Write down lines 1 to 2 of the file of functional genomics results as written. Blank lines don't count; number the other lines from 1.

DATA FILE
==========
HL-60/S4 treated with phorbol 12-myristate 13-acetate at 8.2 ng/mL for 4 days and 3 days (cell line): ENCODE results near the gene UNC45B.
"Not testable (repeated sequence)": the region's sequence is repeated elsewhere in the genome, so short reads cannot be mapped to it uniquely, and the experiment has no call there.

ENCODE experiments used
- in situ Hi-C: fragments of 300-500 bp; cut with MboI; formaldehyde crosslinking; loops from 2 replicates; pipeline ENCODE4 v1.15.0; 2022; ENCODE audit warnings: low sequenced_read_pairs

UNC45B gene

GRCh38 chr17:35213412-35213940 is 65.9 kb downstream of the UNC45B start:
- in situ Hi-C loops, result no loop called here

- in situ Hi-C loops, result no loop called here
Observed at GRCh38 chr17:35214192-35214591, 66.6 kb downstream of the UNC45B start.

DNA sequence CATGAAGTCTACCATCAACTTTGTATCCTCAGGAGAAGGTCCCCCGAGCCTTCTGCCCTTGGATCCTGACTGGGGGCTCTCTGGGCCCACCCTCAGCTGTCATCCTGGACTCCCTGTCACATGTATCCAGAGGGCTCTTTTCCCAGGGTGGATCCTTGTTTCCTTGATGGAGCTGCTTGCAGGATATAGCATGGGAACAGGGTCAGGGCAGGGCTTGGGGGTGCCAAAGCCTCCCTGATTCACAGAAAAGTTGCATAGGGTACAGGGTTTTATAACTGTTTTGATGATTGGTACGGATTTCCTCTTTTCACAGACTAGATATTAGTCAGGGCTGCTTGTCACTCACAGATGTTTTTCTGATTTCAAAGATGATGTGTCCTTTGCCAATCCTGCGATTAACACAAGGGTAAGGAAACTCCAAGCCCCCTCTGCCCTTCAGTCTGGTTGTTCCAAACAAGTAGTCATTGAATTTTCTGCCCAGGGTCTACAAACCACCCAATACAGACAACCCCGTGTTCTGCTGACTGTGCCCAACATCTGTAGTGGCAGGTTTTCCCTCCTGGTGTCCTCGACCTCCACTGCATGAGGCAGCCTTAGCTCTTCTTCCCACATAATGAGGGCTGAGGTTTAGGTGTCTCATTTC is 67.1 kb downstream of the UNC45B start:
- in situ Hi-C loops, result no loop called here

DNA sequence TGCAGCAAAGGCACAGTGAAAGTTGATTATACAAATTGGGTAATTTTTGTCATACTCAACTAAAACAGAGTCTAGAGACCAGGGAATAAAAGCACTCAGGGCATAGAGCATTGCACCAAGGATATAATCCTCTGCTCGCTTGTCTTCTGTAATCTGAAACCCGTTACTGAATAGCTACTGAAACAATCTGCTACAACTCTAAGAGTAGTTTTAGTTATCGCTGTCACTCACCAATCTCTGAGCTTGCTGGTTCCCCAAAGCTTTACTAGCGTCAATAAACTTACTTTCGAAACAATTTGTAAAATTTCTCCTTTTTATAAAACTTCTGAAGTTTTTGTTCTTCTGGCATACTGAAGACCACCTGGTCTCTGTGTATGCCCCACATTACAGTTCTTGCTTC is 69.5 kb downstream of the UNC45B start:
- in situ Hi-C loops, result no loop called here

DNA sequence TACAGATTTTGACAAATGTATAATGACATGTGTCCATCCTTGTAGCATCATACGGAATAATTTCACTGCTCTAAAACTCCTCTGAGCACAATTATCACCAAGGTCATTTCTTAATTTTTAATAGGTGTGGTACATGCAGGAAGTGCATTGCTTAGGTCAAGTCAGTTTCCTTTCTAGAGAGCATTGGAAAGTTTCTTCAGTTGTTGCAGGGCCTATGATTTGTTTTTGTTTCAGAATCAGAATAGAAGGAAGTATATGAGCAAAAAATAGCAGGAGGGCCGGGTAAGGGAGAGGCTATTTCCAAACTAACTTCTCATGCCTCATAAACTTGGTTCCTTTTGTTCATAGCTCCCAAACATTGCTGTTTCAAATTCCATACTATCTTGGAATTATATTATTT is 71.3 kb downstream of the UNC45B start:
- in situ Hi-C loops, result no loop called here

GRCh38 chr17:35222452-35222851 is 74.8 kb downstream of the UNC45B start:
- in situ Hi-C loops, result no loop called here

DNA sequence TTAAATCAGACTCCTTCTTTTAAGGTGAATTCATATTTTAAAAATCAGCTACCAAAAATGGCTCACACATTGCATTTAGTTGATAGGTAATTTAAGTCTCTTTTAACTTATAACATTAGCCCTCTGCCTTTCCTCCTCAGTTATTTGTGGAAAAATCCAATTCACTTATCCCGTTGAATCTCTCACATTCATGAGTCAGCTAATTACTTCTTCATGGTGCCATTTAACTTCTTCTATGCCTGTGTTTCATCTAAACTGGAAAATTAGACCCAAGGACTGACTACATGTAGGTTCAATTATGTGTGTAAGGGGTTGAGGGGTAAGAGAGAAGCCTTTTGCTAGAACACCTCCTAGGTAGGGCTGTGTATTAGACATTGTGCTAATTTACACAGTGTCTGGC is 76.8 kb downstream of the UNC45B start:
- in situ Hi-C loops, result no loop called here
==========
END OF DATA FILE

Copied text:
HL-60/S4 treated with phorbol 12-myristate 13-acetate at 8.2 ng/mL for 4 days and 3 days (cell line): ENCODE results near the gene UNC45B.
"Not testable (repeated sequence)": the region's sequence is repeated elsewhere in the genome, so short reads cannot be mapped to it uniquely, and the experiment has no call there.